Caught on Camera: the crowd calls the shots

December 17th, 2010 by

microtask_camera_crowdOne of the reoccurring complaints about our shiny, super-connected modern world is that everywhere has become a bit samey. From Moscow to L.A. it seems like everyone’s drinking Starbucks, eating pizza and tweeting about WikiLeaks from their iPhones.

Such generic experiences can lead previously well-adjusted people to suddenly book crazy adventure holidays trekking in the Sahara, or start spending hours on Google maps trying to get Street View in Outer Mongolia.

But, thanks to film director Kevin MacDonald, help is at hand for those afflicted with globalization frustration. Clearly not immune to the travel bug himself (credits include the Ugandan based Last King of Scotland and Touching the Void, set in the Peruvian Andes), for his latest film Kevin has chosen to sit back and let the crowd show him a whole new world.

A 5000 hour day later
Life In A Day is a feature length film created entirely from crowdsourced footage. The concept is simple: one day in the life of the world. Anyone with a video camera can upload film of their day – wherever they are, whatever they happen to be doing – onto the Life In A Day YouTube channel (for more on the delights and dangers of crowdsourcing YouTube, I leave you in Tommaso’s expert hands).

To make sure he didn’t only get material from the camera-phone addicted West, MacDonald sent over 400 video cameras out to people in Africa, Asia and Latin America.

And what do you get if you issue an open call for life on earth? Over 5000 hours of film, from professionally shot, stunning photography to shaky mobile phone clips. Time for the project’s 80 professional editors to knuckle down for a caffeine-fuelled month of trawling through footage…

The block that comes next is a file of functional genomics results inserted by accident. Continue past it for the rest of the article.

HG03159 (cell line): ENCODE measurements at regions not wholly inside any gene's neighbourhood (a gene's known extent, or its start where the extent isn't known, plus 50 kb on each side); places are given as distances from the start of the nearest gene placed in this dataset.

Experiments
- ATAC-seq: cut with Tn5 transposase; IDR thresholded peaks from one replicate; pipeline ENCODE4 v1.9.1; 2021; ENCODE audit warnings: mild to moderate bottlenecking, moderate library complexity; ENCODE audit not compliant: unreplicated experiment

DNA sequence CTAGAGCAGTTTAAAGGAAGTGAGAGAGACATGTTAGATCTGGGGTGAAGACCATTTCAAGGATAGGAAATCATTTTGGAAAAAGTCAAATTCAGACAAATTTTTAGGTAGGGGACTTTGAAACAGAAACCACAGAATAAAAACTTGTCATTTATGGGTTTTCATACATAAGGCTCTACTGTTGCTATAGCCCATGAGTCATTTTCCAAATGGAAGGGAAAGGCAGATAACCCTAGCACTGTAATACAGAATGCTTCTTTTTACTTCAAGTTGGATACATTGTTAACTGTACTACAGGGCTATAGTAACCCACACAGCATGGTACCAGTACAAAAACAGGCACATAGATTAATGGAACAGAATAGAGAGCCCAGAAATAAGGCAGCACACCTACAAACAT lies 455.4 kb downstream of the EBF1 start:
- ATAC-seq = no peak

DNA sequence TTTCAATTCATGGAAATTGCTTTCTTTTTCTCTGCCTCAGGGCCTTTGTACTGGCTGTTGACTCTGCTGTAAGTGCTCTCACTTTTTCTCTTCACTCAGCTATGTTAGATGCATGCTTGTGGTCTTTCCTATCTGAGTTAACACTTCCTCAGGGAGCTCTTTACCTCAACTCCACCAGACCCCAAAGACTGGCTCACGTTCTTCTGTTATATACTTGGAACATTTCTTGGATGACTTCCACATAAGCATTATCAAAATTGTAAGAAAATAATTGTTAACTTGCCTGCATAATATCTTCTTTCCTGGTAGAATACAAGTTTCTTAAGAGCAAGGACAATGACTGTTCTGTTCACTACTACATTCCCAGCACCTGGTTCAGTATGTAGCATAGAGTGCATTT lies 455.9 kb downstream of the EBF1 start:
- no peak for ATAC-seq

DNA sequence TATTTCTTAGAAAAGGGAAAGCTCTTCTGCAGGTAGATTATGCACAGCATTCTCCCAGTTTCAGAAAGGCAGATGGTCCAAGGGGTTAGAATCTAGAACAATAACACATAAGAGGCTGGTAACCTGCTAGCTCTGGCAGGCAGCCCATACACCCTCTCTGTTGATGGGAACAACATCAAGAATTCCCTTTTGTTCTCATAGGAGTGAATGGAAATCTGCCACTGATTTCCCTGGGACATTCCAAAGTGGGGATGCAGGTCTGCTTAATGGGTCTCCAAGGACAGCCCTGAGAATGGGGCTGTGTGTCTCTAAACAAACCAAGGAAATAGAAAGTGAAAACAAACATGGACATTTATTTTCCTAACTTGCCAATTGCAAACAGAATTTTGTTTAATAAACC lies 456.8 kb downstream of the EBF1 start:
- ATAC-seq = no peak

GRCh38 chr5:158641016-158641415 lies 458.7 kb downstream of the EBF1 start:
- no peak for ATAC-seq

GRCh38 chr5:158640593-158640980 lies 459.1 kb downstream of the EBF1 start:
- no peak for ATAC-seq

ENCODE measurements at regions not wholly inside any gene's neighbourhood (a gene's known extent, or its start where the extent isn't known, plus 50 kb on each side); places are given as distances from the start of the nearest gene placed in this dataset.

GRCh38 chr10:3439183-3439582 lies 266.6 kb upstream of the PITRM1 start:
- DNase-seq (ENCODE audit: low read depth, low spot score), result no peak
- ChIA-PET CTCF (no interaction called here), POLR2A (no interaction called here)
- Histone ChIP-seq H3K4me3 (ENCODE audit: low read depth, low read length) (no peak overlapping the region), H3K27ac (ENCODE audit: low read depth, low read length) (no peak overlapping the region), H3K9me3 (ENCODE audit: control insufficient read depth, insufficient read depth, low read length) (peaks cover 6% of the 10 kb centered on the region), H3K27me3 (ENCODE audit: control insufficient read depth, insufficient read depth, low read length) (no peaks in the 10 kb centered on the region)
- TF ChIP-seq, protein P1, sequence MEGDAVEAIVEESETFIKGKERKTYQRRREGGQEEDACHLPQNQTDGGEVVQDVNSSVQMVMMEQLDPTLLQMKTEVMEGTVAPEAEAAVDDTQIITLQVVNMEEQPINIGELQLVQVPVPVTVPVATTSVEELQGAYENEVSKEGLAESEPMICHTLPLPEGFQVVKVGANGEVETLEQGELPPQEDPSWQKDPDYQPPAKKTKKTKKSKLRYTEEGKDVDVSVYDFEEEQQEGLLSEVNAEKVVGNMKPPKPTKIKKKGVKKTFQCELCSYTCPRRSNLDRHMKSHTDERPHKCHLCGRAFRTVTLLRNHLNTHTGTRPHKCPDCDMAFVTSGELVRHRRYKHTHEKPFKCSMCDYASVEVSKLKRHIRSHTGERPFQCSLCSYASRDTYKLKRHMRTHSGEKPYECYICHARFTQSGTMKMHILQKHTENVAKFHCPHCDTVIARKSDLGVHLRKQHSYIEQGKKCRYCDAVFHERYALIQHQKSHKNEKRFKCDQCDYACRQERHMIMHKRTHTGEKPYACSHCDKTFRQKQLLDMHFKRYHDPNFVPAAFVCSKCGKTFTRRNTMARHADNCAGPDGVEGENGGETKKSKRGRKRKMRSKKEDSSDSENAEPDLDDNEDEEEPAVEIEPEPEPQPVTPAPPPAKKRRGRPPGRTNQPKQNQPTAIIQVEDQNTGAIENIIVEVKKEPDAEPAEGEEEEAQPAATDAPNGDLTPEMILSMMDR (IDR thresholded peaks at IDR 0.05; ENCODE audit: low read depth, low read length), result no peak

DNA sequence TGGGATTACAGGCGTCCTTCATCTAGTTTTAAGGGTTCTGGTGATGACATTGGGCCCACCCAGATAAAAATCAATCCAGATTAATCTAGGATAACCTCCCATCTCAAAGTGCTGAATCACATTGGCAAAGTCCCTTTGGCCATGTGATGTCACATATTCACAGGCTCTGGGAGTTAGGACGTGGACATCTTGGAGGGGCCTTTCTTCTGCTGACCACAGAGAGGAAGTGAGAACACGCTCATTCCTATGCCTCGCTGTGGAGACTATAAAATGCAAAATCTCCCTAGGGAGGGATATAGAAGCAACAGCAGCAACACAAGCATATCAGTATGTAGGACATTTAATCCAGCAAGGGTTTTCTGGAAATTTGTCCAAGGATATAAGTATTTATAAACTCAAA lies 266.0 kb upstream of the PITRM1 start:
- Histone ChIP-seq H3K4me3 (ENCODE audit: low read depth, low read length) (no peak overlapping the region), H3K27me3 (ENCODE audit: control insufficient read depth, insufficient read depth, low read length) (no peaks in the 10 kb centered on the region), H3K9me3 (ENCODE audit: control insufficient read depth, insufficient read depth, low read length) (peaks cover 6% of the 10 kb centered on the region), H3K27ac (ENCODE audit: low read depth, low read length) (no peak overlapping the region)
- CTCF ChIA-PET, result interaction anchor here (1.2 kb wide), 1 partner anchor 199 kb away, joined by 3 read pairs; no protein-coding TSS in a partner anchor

The finished product (due to be screened at Sundance next year) is still emerging. But the trailer and video galleries, with their combination of the shocking, sublime, ridiculous, tragic and mundane, leave you in no doubt about the astounding variety of modern human experience.

The crowd’s work is never done
The combination of clear directorial vision and crowd enthusiasm can give some pretty stunning results. Take an earlier example called Mass Animation (a project which surely deserves an award for sheer geekdom): an old school crowdsourcing competition that got amateur animators to breathe new life into their favorite DC comic characters.

While Life In A Day is already an ambitious project, why not have the crowd go further? How about letting them help with the editing process? YouTube already has a ranking system for video clips. It would be simple to let the crowd select the most watched or most liked footage, narrowing clips down from say, 5000 to 500 hours in an initial edit.

Film makers uploading clips to Life In A Day are asked to tag their work (funny, sad, monkey plays drums etc) to make it easier to categorize. Long term this means the project won’t just produce a crowdsourced feature film, but also a massive, pre-catalogued database of open-source video clips. A unique resource that will be available to future film makers, journalists and academic researchers. Not to mention iPhone addicts, while they wait for their Starbucks.


  • http://twitter.com/HollYouAct Roll Camera Movie

    We extended the idea to a full-featured movie!! See that becoming real in http://www.rollcamera-themovie.com

  • http://www.microtask.fi/ Ville Miettinen

    Oh, coolness!

  • http://karjaw.com/ karimun jawa

    “take your camera and brong a lot of photo” :)
    nice quote

    my vilage: karimunjawa


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